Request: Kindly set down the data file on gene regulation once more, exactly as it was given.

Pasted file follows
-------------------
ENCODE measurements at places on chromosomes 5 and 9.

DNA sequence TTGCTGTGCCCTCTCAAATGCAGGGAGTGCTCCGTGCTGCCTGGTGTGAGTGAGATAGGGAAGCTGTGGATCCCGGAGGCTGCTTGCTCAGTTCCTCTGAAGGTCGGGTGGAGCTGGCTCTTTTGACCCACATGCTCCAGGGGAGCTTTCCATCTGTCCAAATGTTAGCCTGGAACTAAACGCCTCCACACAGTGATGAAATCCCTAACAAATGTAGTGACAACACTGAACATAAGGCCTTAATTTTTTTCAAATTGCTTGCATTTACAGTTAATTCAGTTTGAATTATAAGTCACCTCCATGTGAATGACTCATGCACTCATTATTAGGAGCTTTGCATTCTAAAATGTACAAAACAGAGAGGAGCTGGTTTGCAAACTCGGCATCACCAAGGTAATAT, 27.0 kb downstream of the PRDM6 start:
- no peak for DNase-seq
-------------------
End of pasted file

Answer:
ENCODE measurements at places on chromosomes 5 and 9.

DNA sequence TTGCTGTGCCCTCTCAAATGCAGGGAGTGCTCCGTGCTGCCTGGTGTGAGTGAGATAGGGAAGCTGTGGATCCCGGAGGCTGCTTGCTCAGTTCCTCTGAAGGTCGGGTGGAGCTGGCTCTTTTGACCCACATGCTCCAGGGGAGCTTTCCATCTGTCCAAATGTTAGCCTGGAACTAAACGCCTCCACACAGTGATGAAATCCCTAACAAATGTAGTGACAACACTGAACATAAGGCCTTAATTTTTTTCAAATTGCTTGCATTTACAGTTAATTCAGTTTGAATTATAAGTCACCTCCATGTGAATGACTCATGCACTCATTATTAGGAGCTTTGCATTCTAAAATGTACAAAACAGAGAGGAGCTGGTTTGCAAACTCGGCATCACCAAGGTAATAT, 27.0 kb downstream of the PRDM6 start:
- no peak for DNase-seq